plaintiffs to proceed with their lawsuits without prepaying
the $350 filing fee, as long as they comply with certain
requirements. 28 U.S.C. § 1915. One of those
requirements is that the plaintiff pay an initial partial
filing fee. The court previously waived the initial partial
filing fee. ECF No. 7. Ingram's motion to proceed without
prepayment of the filing fee will therefore be granted.
Ingram is still required to pay the remainder of the fee over
time as he is able.
of the Complaint
court is required to screen complaints brought by prisoners
seeking relief against a governmental entity or officer or
employee of a governmental entity. 28 U.S.C. § 1915A(a).
The court must dismiss a complaint or portion thereof if the
prisoner has raised claims that are legally “frivolous
or malicious, ” that fail to state a claim upon which
relief may be granted, or that seek monetary relief from a
defendant who is immune from such relief. 28 U.S.C. §
1915A(b). A claim is legally frivolous when it lacks an
arguable basis either in law or in fact. Denton v.
Hernandez, 504 U.S. 25, 31 (1992); Neitzke v.
Williams, 490 U.S. 319, 325 (1989); Hutchinson ex
rel. Baker v. Spink, 126 F.3d 895, 900 (7th Cir. 1997).
state a cognizable claim under the federal notice pleading
system, the plaintiff is required to provide a “short
and plain statement of the claim showing that [he] is
entitled to relief.” Fed.R.Civ.P. 8(a)(2). The
complaint must contain sufficient factual matter “that
is plausible on its face.” Ashcroft v. Iqbal,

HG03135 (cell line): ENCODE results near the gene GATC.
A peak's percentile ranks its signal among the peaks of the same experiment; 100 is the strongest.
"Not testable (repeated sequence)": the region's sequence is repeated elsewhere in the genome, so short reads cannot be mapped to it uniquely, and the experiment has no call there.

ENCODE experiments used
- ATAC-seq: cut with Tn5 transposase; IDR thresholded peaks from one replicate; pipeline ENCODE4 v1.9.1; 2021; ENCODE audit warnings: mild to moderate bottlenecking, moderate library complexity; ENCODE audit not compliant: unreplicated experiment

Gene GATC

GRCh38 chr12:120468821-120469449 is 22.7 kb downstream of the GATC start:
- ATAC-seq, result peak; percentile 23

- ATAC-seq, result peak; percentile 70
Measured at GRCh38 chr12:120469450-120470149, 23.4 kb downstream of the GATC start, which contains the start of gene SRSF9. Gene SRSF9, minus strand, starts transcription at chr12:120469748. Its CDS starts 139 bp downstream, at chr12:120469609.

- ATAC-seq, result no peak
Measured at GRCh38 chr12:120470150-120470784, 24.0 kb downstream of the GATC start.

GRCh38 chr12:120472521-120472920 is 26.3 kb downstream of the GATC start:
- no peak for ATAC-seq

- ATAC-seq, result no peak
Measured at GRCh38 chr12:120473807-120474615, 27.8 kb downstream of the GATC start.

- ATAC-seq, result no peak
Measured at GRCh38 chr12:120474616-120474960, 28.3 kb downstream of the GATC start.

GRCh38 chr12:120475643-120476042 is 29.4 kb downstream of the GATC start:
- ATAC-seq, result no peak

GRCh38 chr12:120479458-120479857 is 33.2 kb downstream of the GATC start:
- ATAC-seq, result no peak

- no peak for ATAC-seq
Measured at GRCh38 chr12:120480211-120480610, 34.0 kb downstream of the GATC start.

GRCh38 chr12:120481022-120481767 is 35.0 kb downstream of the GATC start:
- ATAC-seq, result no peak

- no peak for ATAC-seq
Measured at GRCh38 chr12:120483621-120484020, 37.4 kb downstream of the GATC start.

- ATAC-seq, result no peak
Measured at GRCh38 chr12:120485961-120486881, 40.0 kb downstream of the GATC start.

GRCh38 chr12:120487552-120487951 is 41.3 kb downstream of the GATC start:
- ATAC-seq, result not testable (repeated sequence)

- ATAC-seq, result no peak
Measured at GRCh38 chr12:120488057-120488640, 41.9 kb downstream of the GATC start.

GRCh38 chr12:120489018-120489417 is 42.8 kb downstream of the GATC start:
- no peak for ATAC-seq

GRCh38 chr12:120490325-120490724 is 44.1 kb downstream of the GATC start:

556 U.S. 662, 678 (2009) (quoting Bell Atl. Corp. v.
Twombly, 550 U.S. 544, 570 (2007)). The court accepts
the factual allegations as true and liberally construes them
in the plaintiff's favor. Turley v. Rednour, 729
F.3d 645, 651 (7th Cir. 2013). Nevertheless, the
complaint's allegations “must be enough to raise a
right to relief above the speculative level.”
Twombly, 550 U.S. at 555 (citation omitted).
of the Complaint
alleges that, on November 13, 2017, he reported his ex-wife,
with whom he shares two children, to Fond du Lac County
Social Services (FDLCSS) for child neglect. He alleges that
intake social worker Cathy Rienhart refused to investigate
his complaint because he is African-American and that she
made negative comments concerning his mental health. Ingram
alleges that, around April 1, 2018, Rienhart received a child
neglect report against Ingram's ex-wife filed by his
ex-wife's father. Ingram alleges that Rienhart
investigated this claim because the complainant, Ingram's
ex-father-in-law, is white.
to Ingram, on April 16, 2018, Rienhart and FDLCSS Director
Patricia L. removed all children from his ex-wife's home